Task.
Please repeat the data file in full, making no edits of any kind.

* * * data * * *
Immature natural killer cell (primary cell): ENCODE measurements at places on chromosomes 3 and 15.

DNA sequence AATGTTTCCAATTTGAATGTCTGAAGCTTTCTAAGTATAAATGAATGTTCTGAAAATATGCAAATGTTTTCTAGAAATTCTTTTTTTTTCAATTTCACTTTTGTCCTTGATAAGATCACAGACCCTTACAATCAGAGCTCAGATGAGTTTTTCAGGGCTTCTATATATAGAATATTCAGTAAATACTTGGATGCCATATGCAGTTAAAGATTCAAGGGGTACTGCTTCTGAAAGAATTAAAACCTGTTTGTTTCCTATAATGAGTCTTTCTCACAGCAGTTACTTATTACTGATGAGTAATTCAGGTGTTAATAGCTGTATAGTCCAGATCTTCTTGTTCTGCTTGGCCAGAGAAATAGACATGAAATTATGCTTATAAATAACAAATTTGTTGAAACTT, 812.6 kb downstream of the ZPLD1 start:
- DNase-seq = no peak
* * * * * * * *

Immature natural killer cell (primary cell): ENCODE measurements at places on chromosomes 3 and 15.

DNA sequence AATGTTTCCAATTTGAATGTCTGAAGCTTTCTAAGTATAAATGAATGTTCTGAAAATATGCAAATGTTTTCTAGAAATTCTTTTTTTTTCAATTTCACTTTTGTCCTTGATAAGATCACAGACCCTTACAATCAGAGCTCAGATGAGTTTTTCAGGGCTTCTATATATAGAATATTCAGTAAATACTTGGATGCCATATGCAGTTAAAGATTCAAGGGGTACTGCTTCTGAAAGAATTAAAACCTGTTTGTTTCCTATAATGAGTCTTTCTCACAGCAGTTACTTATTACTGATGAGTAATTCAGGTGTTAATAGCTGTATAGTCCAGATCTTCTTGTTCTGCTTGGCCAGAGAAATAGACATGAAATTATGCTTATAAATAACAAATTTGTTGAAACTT, 812.6 kb downstream of the ZPLD1 start:
- DNase-seq = no peak